There’s a line in Fast and Furious 9 that made me laugh out loud. One of the characters says ‘as long as we obey the laws of physics we’ll be fine’. This is hilarious because this film series, that has now been running for twenty years, hasn’t even marginally abided by the laws of physics since 2013 and it is questionable what heed they gave them before that.
This is actually not the only time that this movie seems to be addressing how silly the ‘Fast Saga’ has become (even calling it the Fast Saga is comically grandiloquent). Tyrese Gibson’s Roman has a whole thing in the story where he becomes convinced that he and the rest of the crew are invincible and cannot be killed and judging by what has happened to them over the years; falling from great heights, being hit with heavy objects, getting blown up, being crushed by masonry, getting shot at and finding themselves in numerous car crashes that also involve several of the above, this appears to be a sound supposition. I only recall one character ever being hospitalised and oddly that was Dwayne Johnson who seems better equipped for taking a knock than the rest of them. There’s even one person who actually died in an early film, before things had got quite so ridiculous, who comes back alive in this one and he’s not the first.
Somehow the Fast and Furious films have become unimpeachable and it certainly isn’t because they are faultless. They are just so far past jumping the shark that to criticise them for it is redundant. There aren’t many series that have managed this. Bond didn’t and neither Die Hard, both having taken things too far and fallen at that hurdle. Even the X-Men movies that have never been based in any kind of physical or biological reality got too daft toward the end. Decrying a Fast and Furious film for going too far is like watching a Road Runner cartoon and saying ‘well that wouldn’t happen in real life’ and the people making them know it.
What this frees them up to do is have fun and this is where the treats are for the audience. There is no question that the series is waning but there are still some great sequences here. Who isn’t going to enjoy seeing a car chase across a mine field and there is a series of sequences which can only be described as ‘fun with magnets’. There is nothing here as audacious as the safe towing from Fast 5, the runway scene from 6 or the skyscraper jumps from 7 but to there is still plenty to make you smile.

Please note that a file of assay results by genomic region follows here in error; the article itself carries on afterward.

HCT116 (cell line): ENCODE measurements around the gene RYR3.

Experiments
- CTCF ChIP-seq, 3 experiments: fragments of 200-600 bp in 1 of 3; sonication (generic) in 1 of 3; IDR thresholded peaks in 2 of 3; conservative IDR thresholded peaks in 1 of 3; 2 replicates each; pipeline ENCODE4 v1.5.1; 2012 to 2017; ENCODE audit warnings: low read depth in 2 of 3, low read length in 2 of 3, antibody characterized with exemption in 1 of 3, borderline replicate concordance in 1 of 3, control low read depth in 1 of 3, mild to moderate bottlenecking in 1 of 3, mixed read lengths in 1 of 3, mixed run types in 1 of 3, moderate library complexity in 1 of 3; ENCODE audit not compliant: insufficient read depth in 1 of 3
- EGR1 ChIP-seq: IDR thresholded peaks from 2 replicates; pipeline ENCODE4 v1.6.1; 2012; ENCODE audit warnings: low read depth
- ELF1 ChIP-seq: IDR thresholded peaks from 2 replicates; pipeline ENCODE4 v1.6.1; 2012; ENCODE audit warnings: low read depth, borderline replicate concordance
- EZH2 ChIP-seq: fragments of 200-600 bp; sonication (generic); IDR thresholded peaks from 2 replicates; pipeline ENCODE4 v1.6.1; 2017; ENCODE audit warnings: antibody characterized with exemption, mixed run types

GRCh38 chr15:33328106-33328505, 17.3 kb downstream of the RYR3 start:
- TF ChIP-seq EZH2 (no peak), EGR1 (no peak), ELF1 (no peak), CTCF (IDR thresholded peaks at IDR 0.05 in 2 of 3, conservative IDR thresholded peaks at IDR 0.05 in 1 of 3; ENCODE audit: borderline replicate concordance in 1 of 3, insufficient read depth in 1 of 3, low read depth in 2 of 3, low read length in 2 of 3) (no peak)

This film doesn’t have the franchise’s biggest personalities, Johnson and Jason Statham both having stepped out and Paul Walker having sadly passed away, but Vin Diesel carries on gamely, Michelle Rodriquez brings the gravity (in terms of solemnity of manner rather than the physical force which is largely ignored) and Gibson and Chris ‘Ludacris’ Bridges stay just the right side of annoying. It is fitting that these movies has given the best acting opportunities to someone with the nickname Ludacris, the whole cast should adopt similar monikers. How about Michelle ‘Wotdahell’ Rodriquez, Tyrese ‘Tirelees’ Gibson and Vin ‘Ravin’ Diesel? (Actually that last guy’s name is already pretty well suited to these petrolheaded films. It’s like old Mark Sinclair knew where his career was heading from the start.)
I like John Cena (John ‘Insana’ Cena?) but his appearance in Fast 9 doesn’t make up for those we’ve lost. What does help plug the gap is a series of cameos from people who have had supporting parts in these films before. It is great so see flashes of Kurt Russell and the scene where Diesel gets a lift to his next destination, pursued by cops, in a souped up car driven by none other than Helen Mirren is almost the highlight of the movie. Lucas Black returns from the third one, Fast and Furious: Tokyo Drift, too although he is almost unrecognisable from that more serious film both in appearance and character.
The person I am most pleased to see back is Jordana Brewster as Mia. A key part of the original line up, she was benched for the last film because she had become linked to Paul Walker’s Bryan and when he was written out she needed to go with him. It was wonderful to see her again though, no longer shackled to a male character or left holding the baby as she was in number 7. In fact there is an interesting scene where she and Rodriguez’s Letty, who has also now found herself in a position of motherhood, have a discussion about the old life and their new roles looking out for the little ones like they were once working mums and are now stay at home parents. Their situation is not quite the same, what with them previously having been international master criminals, but the conversation will resonate with lots of women. It is also great that shortly after this chat they are beating the crap out of some bad guys, switching from Claire Dunphy to Natasha Romanoff in the blink of an eye.
There a couple of other cameos including one from Cardi B who appears to have just wanted to be in a Fast and Furious movie like all those people who turned up with tiny roles in The Force Awakens. Speaking of which there is also some dialogue about Star Wars which while not quite the like in films of Kevin Smith is amusing. Of course, everyone has been waiting for these films to just deny the existence all limitations and head into space themselves which if they did (maybe they did, no they wouldn’t would they, would they, did they?) would not feel out of place anymore.
With the dark year we’ve had we didn’t get any of these last Summer but finally with Fast and Furious 9 it feels like the season of blockbusters has arrived. This, for me, was a fun one to see speeding out of the pits.